In particular, the Scotts contend that the commissioner of financial institutions had a duty to inspect mortgage companies and to insure that mortgage companies operated only if they were eligible for licensing. Nevada statute provides that the commissioner "shall . . . [c]onduct such examinations and investigations as are necessary to ensure that mortgage companies meet the requirements of this chapter for obtaining a license . . . on a continuing basis." NRS 645B.060(2)(e). The grounds for refusing to license or for suspending the license of a mortgage company include fraud, misrepresentation and poor financial condition. See NRS 645B.100. The Scotts contend that under these provisions, once the State was informed that Imperial was falsely and fraudulently representing itself as solvent, the State had a duty to investigate and to insure that Imperial operated only if it was eligible for licensing. The Scotts further contend that the legislature's use of the word "shall" in NRS 645B.060(2) indicates that conducting appropriate investigations and ensuring that mortgage companies meet licensing requirements at all times is a mandatory duty admitting no discretion. Therefore, the Scotts maintain, that duty is not subject to the discretionary function exception to the State of Nevada's waiver of sovereign immunity. See NRS 41.032(2). We disagree with these contentions.

The 1987 amendments to this chapter substituted "commissioner" [of financial institutions] for "administrator" [of financial institutions] throughout the chapter.

Under NRS 41.032(2), the State of Nevada has retained its common law sovereign immunity in all matters which involve "a discretionary function or duty on the part of the state or any of its agencies or political subdivisions or of any officer, employee or immune contractor of any of these, whether or not the discretion involved is abused." The provisions of NRS Chapter 645B clearly give the commissioner discretion in the application of his specialized knowledge and judgment to the regulation of mortgage companies.

Furthermore, the NRS 41.032(2) exception to waiver of sovereign immunity is practically identical to 28 U.S.C. § 2680(a), the discretionary function exception in the Federal Tort Claims Act. Therefore, federal precedents are relevant to our interpretation of NRS 41.032(2). See Hagbloom v. State Dir. of Motor Vehicles, 93 Nev. 599, 571 P.2d 1172 (1977); Harrigan v. City of Reno, 86 Nev. 678, 475 P.2d 94 (1970). Federal courts have consistently held that federal regulatory authorities are not subject to liability for claims based on allegations of ineffective or inadequate regulation of financial institutions.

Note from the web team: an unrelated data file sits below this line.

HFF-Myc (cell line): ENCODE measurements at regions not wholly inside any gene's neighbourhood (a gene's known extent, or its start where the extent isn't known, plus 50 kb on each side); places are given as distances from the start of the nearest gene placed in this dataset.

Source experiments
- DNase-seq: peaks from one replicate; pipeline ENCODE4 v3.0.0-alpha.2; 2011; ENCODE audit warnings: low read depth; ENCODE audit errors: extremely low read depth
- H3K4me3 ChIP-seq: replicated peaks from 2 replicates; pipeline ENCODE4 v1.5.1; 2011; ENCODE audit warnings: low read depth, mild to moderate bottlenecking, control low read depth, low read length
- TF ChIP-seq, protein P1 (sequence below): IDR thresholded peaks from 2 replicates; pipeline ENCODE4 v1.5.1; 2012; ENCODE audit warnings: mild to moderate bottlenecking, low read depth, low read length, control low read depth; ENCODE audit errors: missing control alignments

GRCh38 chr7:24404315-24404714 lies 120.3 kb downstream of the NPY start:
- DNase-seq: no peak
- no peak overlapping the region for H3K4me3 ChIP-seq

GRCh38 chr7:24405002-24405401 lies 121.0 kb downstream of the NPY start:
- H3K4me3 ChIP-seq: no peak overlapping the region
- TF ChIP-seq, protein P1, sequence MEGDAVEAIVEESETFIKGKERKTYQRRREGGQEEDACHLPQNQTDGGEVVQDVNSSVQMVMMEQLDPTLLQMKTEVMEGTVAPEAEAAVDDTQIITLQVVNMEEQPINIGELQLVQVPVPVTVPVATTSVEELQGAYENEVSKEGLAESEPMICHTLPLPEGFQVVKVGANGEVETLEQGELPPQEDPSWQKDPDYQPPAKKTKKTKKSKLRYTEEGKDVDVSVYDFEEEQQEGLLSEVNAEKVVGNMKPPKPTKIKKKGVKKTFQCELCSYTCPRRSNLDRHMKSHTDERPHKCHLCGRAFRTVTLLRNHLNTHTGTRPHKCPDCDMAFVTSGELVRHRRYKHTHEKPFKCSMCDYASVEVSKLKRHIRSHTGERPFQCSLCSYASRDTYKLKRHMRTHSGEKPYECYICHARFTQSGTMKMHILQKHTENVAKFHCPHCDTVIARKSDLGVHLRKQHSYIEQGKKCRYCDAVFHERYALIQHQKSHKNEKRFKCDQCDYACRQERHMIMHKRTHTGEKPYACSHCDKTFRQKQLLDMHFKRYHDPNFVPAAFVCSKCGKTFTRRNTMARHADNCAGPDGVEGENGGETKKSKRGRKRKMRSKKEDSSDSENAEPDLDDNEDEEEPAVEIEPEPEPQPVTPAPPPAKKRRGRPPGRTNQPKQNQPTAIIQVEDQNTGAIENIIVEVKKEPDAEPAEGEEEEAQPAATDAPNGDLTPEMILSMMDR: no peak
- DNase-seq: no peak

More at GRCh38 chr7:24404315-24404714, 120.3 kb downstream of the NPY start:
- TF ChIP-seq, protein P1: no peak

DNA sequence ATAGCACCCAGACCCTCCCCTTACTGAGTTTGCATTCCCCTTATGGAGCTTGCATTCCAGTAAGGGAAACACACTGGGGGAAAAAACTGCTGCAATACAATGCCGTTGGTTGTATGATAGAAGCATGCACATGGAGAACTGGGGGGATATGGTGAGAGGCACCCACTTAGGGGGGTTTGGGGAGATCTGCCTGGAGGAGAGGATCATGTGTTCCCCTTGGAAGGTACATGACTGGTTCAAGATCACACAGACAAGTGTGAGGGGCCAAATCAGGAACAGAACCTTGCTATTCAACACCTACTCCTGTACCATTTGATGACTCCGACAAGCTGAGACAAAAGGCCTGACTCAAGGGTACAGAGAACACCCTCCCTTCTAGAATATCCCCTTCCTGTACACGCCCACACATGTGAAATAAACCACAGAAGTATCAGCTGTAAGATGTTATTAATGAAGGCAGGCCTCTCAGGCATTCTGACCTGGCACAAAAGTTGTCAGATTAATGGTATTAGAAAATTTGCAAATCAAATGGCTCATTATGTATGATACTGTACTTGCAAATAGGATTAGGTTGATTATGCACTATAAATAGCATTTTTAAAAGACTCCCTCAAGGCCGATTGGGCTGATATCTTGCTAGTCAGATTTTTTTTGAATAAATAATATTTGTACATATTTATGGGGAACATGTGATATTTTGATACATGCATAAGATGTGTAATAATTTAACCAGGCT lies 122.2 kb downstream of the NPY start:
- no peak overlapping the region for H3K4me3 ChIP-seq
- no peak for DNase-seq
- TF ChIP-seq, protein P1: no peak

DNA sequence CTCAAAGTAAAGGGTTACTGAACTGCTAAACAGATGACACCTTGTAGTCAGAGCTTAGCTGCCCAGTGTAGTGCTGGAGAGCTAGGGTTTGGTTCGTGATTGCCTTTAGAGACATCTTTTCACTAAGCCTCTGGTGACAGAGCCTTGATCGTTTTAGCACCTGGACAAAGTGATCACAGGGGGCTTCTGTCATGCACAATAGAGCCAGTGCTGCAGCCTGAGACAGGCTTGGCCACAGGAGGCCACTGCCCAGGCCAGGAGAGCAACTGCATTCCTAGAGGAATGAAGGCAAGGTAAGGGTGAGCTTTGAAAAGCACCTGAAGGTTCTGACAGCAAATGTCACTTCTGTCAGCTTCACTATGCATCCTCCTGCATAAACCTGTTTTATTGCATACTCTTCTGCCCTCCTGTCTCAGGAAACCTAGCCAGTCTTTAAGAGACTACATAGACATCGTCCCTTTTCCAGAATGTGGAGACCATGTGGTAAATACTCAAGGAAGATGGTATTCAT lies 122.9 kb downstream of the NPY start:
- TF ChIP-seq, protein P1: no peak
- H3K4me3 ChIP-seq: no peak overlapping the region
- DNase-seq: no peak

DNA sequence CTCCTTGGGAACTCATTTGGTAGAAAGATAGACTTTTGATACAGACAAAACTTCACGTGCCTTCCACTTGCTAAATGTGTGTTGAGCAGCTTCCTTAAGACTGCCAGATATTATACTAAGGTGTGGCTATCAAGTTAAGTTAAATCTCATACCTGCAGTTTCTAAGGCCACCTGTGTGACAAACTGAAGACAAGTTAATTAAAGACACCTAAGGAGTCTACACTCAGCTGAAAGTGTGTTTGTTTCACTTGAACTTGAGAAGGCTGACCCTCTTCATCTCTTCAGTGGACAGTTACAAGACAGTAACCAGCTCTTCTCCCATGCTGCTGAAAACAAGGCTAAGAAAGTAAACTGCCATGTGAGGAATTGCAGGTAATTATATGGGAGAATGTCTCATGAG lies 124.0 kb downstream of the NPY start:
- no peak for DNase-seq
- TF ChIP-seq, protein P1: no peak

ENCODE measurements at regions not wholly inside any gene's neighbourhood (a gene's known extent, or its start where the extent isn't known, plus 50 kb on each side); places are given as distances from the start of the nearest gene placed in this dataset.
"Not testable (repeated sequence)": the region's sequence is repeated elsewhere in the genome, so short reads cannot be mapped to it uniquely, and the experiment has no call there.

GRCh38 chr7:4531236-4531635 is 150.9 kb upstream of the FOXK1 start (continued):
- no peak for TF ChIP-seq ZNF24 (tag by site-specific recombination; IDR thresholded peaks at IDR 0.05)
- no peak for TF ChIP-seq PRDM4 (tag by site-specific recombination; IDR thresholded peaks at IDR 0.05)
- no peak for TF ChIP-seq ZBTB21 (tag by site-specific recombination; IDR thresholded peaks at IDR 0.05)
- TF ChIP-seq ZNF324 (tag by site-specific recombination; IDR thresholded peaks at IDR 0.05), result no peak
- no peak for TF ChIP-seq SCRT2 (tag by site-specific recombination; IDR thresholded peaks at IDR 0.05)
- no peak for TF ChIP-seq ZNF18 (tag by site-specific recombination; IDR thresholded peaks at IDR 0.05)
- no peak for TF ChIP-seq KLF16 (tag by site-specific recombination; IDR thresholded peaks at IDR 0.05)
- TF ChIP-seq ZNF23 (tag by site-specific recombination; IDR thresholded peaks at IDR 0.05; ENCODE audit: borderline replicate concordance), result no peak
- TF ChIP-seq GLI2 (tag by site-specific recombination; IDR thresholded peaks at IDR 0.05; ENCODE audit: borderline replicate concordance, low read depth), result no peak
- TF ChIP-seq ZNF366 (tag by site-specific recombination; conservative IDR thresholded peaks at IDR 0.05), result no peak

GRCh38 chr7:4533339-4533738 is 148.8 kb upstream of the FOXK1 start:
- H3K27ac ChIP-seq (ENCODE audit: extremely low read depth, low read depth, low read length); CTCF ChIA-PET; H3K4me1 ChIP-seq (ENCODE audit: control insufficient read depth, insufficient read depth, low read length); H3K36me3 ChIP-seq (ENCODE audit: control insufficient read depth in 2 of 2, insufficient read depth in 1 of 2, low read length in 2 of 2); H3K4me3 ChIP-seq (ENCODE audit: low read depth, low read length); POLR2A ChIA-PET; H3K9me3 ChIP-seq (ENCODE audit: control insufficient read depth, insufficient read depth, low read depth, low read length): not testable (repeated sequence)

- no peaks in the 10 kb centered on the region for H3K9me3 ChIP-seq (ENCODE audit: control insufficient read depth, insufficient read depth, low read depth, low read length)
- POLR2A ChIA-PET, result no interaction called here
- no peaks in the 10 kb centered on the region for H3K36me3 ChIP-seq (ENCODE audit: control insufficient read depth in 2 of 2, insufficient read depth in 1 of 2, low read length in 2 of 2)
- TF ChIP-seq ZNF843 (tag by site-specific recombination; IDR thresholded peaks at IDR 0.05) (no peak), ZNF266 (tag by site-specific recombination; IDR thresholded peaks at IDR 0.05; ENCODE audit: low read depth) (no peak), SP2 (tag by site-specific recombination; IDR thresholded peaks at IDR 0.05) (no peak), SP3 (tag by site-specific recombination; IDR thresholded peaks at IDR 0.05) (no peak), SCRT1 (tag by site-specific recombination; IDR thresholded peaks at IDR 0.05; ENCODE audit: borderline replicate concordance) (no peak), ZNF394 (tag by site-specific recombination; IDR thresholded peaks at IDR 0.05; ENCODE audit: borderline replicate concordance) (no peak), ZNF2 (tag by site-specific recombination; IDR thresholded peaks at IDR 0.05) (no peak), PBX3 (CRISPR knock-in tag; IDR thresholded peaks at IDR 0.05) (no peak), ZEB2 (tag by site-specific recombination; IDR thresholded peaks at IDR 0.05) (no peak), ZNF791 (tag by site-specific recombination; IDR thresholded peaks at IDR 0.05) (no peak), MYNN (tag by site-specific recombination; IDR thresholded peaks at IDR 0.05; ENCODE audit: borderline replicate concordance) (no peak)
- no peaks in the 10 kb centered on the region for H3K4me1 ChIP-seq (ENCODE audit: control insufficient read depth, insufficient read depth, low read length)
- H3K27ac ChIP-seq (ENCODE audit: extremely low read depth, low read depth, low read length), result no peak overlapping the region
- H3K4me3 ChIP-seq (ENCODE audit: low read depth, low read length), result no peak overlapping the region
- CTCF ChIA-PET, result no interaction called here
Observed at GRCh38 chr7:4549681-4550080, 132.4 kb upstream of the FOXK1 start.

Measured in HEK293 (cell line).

For example, in Emch v. United States, 630 F.2d 523 (7th Cir. 1980), cert. denied, 450 U.S. 966 (1981), the court held that under the discretionary function exception to the Federal Tort Claims Act, federal bank regulation agencies are immune from the claims of a stockholder in a bank whose stock became worthless when the bank was declared insolvent. The court reasoned that claims against regulating agencies for failing to anticipate the bank's difficulties and for failing to insure the bank officers' honesty and competence were "of the type which [28 U.S.C.] section 2680(a) was designed to preclude. . . ." Id. at 528-29. In Huntington Towers, Ltd. v. Franklin Nat. Bank, 559 F.2d 863 (2d Cir. 1977), cert. denied sub nom, Huntington Towers, Ltd. v. Federal Reserve Bank of New York 434 U.S. 1012 (1978), the court held the government immune under the discretionary function exception from claims for a borrower's losses that occurred when the bank was declared insolvent. The court stated that "determining the point at which a bank is no longer able to meet its obligations as they fall due involves a substantial amount of discretion." Id. at 870. The court in Federal Deposit Ins. Corp. v. Jennings, 615 F. Supp. 465 (W.D.Okla. 1985), aff'd, 816 F.2d 1488 (10th Cir. 1987), dismissed claims against the government, holding that the decision to liquidate rather than revive a bank was discretionary. The court in Davis v. Federal Deposit Insurance Corporation, 369 F. Supp. 277 (D.Colo. 1974), dismissed depositors' claims based on the FDIC's failure to make public facts concerning the bank's condition. The court held that decisions to terminate a bank's insured status or to issue a cease and desist order were discretionary and that the FDIC had no duty to advise the public of the bank's condition.